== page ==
If an Adjoining Owner dissents to the proposed works in writing, the preferred solution would be to appoint one surveyor (Agreed Surveyor) to draw up a Party Wall Award. This surveyor should ideally be a Chartered Surveyor experienced in party wall matters, must be independent and must not be involved in the design or specification of the works.

If the Adjoining and Building Owners cannot agree upon an Agreed Surveyor, then each side should appoint their own surveyor.

Excavating a trenchAM I PROTECTED AGAINST DAMAGE IF I CONSENT TO THE PROPOSED WORKS?

If an Adjoining Owner gives consent to works contained in a Notice, a Building Owner may proceed with his/her work forthwith. In consenting, although an Adjoining Owner would lose the benefit of having an award authorising the notifiable works, he/she is entitled to appoint a Surveyor, under Section 10 of the Act, to resolve a dispute in the event that any damage arises at a later date as a direct result of notifiable works. Adjoining Owners still retain their common law protection and rights, but attempting to recover damage through such a procedure can be costly and time consuming.

WHAT IS AN AWARD?

An Award is a legal binding document authorising the execution of building work pursuant to the Act, whilst at the same time safeguards Adjoining Owners’ property by:

1. Ensuring that all reasonable and necessary measures are
taken to protect their property from foreseeable damage.

2. Preventing unnecessary inconvenience.

3. Being compensated for any loss or damage
caused by notifiable works.


crack in wallIS DAMAGE LIKELY TO OCCUR?

There is always a potential risk that excavations will undermine the foundations of neighbouring buildings or that the insertion of steel beams into party walls may cause structural damage. Each case must be evaluated on its own individual merits and the Award sets out necessary measures to protect an Adjoining Owner’s property.  

In most cases the surveyor(s) will examine the proposed plans, check engineer’s calculations, make an initial assessment of the likely impact of the works and in some instances, request soil investigation reports.


Party Wall damage

An Award would normally include a schedule of condition of the Adjoining Owner's property, which is recorded prior to work commencing on site, and acts as a benchmark for determining whether any damage arises. It also provides reassurance to the Building Owner, insofar as eliminating potential spurious allegation claims of damage by an Adjoining Owner.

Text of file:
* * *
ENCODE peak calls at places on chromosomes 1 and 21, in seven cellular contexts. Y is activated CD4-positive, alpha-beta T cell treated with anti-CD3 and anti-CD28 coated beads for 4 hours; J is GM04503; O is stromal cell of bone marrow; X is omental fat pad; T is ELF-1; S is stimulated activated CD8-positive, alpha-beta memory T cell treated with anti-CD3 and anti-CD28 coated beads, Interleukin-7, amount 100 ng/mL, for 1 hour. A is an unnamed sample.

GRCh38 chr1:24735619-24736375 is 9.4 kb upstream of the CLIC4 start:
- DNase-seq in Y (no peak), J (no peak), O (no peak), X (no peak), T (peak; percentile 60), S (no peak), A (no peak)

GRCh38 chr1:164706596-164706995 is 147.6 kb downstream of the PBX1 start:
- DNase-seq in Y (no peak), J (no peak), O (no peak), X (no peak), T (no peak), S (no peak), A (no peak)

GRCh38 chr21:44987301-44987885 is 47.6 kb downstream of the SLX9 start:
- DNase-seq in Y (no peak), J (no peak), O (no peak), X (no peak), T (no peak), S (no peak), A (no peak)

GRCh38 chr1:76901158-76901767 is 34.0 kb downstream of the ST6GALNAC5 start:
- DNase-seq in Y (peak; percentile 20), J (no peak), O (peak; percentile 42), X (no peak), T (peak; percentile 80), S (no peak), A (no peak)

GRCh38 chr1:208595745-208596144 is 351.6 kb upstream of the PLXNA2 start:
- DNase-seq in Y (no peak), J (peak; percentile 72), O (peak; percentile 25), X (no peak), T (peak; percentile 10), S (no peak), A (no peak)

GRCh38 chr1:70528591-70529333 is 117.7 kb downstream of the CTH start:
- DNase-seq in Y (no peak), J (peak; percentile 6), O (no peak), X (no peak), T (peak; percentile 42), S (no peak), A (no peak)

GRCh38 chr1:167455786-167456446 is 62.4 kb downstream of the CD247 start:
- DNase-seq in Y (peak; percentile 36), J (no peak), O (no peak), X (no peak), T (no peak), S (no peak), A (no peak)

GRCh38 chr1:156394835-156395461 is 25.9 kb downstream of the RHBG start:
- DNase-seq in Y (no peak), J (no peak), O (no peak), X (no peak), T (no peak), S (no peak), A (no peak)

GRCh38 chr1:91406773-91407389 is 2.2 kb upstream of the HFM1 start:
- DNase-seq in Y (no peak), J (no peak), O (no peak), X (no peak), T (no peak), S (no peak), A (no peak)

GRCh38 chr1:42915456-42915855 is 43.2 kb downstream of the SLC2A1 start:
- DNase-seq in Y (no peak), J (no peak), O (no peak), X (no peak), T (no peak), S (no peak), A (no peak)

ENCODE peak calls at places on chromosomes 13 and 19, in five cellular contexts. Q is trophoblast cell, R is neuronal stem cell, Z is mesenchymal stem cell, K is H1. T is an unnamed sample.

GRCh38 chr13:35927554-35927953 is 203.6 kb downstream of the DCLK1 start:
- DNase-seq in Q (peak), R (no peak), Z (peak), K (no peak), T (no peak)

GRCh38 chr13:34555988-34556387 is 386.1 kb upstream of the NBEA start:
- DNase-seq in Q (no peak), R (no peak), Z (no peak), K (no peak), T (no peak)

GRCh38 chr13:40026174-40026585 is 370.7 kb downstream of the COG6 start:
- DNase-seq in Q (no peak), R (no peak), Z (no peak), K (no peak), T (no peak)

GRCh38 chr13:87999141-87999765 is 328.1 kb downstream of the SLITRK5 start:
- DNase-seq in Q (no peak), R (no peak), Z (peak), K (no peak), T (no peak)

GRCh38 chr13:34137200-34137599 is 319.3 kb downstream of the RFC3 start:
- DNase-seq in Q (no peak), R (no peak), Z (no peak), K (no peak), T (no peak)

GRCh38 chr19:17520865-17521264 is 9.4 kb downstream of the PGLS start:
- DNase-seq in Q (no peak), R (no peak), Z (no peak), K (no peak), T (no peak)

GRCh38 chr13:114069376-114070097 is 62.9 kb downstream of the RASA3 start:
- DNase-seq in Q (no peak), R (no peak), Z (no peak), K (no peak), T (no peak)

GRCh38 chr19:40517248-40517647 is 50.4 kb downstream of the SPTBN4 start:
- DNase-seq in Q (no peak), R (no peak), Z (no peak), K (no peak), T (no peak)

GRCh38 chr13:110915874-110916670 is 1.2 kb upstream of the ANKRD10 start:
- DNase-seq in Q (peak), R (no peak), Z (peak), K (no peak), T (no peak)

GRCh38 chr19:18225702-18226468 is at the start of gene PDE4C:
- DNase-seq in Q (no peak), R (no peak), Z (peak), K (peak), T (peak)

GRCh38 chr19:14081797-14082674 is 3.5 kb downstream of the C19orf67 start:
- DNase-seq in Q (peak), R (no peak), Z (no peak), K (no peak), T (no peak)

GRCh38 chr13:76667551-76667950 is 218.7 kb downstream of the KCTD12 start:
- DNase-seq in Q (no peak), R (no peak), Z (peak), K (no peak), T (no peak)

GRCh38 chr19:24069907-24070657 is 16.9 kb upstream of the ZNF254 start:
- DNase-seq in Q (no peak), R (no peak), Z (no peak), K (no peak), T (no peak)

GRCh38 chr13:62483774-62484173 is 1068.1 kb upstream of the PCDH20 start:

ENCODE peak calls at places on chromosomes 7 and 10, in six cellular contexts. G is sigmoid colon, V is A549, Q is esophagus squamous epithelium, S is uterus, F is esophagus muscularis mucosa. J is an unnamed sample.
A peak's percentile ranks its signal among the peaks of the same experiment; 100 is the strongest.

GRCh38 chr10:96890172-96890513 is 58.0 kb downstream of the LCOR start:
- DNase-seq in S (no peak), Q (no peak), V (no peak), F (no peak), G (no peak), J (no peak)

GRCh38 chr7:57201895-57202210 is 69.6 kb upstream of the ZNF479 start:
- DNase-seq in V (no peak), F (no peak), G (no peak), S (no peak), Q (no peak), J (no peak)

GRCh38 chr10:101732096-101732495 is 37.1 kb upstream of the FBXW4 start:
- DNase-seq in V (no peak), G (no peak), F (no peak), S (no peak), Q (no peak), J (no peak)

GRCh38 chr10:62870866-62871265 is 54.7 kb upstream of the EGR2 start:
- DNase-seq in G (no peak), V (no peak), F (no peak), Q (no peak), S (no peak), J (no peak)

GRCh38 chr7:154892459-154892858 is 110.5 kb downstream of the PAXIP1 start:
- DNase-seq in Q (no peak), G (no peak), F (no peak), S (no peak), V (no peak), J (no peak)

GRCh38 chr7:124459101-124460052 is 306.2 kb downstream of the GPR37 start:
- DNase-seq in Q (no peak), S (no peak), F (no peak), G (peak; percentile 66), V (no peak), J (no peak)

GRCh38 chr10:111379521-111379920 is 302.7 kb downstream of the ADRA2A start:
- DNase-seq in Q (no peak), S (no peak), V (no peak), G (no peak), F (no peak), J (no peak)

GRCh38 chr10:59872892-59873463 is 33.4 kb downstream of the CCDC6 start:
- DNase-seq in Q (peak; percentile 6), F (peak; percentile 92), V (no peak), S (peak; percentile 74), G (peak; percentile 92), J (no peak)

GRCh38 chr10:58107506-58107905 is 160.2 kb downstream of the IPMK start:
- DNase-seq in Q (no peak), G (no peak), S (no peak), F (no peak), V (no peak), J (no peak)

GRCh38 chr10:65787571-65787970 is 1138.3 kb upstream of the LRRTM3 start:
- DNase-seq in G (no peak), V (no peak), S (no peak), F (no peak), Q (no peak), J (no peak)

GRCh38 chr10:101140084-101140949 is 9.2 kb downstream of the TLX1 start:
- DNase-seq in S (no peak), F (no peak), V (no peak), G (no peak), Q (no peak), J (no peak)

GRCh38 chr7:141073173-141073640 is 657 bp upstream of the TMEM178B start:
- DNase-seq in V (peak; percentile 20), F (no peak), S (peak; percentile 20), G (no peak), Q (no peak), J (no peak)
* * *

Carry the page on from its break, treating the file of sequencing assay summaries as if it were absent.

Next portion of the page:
COSTS AND EXPENSES?

Costs incurred by an Adjoining Owner in appointing a surveyor to produce an award, are in most normal circumstances, the responsibility of a Building Owner undertaking the works. Ultimately it is the appointed surveyors that determine the responsibility and reasonableness of the adjoining owner’s costs, which may be awarded proportionately if the work being undertaken is to the benefit of both parties.

HOW MUCH DO SURVEYORS CHARGE?

Fees for party wall surveyors are extremely diverse. They can vary from between £750.00 plus VAT to £1,500.00 plus VAT for a typical Award. Most surveyors will quote an hourly rate until such time they have seen the proposals and have established the parameters involved.

We specialise in party wall work and we have very efficient systems in place, which enable us to offer fees that are normally below those of our competitors.

ACCESS RIGHTS

The Act allows access to Adjoining Owners land by Building Owners where reasonably required to facilitate the proposed works that are considered to be pursuant to the Act.

Party wall work WHAT DO I DO IF MY NEIGHBOUR IS ABOUT TO START WORK AND I HAVEN’T YET RECEIVED A NOTICE?

We would encourage Building Owners to at the very least openly discuss their proposals with their neighbours. Sometimes Building Owners are not aware of the Acts’ existence and therefore face to face discussions between both parties, from an early stage, can often prevent potential disputes at a later date.

If work does in fact proceed without any formal notification being received, an Adjoining Owner does have the right to apply to the court for an injunction to be served. This has the effect of ceasing work forthwith. This action is only recommended as a last case resort, as it can cost both owners thousands of pounds. It is therefore important that the procedures of the Act are correctly adhered to.   

CAN THE ACT BE USED TO RESOLVE A BOUNDARY DISPUTE?

No, but in many cases the Act will prevent disputes arising in the first place. 

WHAT ELSE DOES THE ACT COVER?

The Act comprises twenty two sections, which are very detailed. This site is intended to provide you with a brief guidance into the Act and is not an authoritative interpretation of the law. We offer free specialist advice regarding all party wall matters and we would be happy to discuss or answer any questions or queries that you may have.

 

Party Wall Enquiry Form

 


 

James Lewis BSc (Hons) MRICS | © 2011 James Lewis Surveyors Ltd.| Tel:01932 820 374 |Fax: 01932 821 671 | Email: info@jlewissurveyors.co.uk